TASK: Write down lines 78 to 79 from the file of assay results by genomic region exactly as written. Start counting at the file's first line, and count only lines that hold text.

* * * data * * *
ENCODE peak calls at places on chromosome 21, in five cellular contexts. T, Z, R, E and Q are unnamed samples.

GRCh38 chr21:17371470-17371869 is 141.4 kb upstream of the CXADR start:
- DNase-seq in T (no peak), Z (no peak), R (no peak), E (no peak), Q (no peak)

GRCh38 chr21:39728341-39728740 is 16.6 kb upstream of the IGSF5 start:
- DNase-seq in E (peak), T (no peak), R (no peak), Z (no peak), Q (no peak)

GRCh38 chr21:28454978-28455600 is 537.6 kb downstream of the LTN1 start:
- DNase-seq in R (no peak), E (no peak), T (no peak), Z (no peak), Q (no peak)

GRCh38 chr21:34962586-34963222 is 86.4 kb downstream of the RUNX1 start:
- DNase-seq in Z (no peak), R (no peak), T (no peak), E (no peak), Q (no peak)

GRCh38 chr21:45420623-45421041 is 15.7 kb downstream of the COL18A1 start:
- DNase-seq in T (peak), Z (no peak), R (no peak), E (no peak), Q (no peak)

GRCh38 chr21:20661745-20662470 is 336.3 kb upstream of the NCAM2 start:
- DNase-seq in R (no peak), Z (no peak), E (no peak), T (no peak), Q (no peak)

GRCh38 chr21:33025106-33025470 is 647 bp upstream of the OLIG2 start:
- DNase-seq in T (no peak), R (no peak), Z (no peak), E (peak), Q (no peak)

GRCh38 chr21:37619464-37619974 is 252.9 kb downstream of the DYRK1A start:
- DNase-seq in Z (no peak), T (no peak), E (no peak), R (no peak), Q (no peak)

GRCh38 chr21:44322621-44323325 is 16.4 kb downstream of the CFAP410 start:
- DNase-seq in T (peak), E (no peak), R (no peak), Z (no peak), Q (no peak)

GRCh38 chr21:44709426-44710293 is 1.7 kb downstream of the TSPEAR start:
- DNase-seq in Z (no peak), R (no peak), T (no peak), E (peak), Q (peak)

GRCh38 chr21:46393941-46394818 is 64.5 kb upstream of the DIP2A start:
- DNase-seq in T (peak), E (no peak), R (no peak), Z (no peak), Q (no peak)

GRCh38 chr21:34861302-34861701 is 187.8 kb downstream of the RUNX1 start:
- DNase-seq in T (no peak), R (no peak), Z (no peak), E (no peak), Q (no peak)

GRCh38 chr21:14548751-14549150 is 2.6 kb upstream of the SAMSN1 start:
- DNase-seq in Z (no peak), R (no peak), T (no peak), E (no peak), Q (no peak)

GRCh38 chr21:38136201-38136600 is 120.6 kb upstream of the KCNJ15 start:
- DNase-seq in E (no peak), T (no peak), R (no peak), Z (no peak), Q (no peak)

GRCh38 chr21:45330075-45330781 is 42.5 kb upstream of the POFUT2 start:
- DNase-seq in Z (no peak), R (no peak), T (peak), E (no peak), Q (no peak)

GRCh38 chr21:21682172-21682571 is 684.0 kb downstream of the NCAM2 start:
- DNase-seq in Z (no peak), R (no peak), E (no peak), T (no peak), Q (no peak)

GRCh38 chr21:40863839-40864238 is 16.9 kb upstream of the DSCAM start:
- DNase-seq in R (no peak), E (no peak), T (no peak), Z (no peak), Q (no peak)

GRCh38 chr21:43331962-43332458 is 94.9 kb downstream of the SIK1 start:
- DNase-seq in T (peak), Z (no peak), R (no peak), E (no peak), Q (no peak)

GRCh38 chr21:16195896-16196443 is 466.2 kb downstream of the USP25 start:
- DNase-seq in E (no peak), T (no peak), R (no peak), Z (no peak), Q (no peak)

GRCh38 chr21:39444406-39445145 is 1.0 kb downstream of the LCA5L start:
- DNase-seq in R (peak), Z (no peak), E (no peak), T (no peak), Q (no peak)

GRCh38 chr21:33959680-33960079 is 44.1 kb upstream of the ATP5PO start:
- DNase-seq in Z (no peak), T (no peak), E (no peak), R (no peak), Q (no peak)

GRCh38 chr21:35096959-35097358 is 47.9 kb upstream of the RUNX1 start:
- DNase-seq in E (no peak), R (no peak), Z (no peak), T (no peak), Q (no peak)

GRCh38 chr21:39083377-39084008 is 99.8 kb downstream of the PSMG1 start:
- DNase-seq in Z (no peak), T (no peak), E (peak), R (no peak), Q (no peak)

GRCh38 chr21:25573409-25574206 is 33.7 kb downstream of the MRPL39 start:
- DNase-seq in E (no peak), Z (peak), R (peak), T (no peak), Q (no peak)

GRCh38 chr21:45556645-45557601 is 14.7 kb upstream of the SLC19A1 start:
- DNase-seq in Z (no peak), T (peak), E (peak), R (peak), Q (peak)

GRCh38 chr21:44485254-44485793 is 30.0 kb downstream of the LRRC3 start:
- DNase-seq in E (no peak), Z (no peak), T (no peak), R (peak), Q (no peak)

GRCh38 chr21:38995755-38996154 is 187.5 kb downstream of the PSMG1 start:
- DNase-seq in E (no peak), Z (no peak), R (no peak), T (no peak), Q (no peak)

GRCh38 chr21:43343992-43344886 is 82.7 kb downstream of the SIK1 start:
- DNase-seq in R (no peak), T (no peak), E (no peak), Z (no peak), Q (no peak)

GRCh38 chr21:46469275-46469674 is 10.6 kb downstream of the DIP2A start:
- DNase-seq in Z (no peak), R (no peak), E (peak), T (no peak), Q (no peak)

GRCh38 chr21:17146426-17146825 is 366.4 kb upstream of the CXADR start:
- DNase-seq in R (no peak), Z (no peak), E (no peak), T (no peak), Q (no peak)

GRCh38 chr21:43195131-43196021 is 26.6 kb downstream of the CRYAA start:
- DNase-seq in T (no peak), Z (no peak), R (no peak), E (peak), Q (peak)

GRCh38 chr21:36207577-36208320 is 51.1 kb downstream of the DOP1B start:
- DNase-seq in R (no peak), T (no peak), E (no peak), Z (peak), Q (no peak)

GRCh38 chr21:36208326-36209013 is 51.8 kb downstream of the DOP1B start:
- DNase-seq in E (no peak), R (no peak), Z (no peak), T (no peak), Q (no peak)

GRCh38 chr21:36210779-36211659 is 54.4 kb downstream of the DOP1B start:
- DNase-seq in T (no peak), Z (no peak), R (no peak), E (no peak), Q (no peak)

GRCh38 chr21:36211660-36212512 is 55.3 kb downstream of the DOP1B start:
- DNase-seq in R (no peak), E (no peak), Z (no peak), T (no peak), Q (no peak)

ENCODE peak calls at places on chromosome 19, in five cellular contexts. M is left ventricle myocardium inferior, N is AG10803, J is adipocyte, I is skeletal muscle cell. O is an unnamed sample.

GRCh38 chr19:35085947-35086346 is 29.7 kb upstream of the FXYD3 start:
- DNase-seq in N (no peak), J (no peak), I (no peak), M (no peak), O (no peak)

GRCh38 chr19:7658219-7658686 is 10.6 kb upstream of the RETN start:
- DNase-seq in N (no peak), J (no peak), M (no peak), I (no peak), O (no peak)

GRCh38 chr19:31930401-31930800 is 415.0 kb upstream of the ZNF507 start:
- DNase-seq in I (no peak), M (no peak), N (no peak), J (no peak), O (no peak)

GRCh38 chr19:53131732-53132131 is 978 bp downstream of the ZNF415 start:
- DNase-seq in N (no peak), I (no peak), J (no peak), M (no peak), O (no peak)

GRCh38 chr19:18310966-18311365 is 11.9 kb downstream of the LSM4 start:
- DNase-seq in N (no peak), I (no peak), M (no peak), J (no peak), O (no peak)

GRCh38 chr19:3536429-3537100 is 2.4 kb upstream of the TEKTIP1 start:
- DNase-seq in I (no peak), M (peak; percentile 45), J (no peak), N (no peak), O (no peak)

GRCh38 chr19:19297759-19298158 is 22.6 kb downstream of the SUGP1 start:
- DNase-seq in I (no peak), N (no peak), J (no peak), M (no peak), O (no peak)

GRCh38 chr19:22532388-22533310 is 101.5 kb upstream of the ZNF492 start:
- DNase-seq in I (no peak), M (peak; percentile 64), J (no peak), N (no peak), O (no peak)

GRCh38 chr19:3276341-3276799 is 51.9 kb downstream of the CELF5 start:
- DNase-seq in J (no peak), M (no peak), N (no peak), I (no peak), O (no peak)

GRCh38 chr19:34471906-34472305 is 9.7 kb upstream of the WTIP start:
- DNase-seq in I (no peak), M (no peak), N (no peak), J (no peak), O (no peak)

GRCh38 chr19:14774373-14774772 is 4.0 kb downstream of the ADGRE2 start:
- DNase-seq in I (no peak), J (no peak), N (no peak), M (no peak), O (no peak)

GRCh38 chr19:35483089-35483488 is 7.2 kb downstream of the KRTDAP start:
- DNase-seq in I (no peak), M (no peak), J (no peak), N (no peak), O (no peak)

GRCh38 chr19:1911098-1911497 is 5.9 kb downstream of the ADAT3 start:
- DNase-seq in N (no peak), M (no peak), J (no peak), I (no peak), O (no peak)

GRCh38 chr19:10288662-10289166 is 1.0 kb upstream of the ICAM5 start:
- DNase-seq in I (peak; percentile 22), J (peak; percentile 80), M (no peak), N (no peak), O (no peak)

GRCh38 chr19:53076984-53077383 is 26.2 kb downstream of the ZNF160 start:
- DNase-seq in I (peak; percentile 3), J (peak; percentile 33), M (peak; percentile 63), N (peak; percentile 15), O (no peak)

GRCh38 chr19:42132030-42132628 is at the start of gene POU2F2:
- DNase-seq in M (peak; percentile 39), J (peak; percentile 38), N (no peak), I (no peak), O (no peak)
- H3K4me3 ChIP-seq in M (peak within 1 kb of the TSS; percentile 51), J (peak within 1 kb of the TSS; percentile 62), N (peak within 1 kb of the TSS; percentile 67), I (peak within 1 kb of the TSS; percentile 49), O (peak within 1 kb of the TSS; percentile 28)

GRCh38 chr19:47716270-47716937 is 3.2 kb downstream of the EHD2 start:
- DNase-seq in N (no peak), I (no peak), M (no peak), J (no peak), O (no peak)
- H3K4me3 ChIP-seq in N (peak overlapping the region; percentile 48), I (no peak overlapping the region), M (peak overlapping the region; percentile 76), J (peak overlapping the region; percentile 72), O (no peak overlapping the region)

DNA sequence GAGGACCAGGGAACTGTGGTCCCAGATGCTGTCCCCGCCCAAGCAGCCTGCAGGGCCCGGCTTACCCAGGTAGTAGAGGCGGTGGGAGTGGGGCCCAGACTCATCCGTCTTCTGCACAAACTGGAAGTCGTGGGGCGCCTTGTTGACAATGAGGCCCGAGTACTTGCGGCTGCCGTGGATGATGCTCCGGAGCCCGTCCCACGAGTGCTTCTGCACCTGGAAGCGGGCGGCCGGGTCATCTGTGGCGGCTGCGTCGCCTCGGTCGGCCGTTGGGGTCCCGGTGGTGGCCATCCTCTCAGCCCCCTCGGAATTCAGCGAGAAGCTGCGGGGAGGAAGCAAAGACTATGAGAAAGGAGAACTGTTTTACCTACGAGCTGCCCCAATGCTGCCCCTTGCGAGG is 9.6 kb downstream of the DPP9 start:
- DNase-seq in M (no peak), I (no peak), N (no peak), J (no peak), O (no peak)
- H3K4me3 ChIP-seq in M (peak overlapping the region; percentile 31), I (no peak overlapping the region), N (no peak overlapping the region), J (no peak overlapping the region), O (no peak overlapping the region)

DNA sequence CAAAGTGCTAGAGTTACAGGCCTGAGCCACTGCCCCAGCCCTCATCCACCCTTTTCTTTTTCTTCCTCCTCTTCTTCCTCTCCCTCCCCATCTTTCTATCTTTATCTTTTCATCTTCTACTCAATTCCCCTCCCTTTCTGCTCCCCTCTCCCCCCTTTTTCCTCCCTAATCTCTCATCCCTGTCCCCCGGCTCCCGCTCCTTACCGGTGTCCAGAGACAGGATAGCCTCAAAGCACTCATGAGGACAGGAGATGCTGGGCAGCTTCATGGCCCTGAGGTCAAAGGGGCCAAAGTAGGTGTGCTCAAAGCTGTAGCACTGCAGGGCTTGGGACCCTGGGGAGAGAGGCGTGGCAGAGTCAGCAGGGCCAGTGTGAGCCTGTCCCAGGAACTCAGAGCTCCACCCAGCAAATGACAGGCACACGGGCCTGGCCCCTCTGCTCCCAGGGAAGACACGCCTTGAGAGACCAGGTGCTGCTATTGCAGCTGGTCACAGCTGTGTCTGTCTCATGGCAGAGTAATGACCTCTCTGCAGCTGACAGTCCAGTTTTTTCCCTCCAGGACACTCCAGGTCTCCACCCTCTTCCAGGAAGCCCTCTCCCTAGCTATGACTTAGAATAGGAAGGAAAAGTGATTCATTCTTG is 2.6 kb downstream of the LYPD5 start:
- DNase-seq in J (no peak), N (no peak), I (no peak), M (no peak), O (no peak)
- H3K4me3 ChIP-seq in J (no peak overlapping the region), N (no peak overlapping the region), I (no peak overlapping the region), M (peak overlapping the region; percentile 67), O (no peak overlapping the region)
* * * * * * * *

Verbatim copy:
- DNase-seq in I (no peak), M (no peak), N (no peak), J (no peak), O (no peak)

GRCh38 chr19:53131732-53132131 is 978 bp downstream of the ZNF415 start: